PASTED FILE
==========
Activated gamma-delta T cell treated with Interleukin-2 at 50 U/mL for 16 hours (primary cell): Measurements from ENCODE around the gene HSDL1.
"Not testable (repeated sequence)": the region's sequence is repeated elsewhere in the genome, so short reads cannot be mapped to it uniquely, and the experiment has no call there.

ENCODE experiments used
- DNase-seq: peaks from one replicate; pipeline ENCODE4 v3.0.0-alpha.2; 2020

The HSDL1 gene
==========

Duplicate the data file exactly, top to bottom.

Activated gamma-delta T cell treated with Interleukin-2 at 50 U/mL for 16 hours (primary cell): Measurements from ENCODE around the gene HSDL1.
"Not testable (repeated sequence)": the region's sequence is repeated elsewhere in the genome, so short reads cannot be mapped to it uniquely, and the experiment has no call there.

ENCODE experiments used
- DNase-seq: peaks from one replicate; pipeline ENCODE4 v3.0.0-alpha.2; 2020

The HSDL1 gene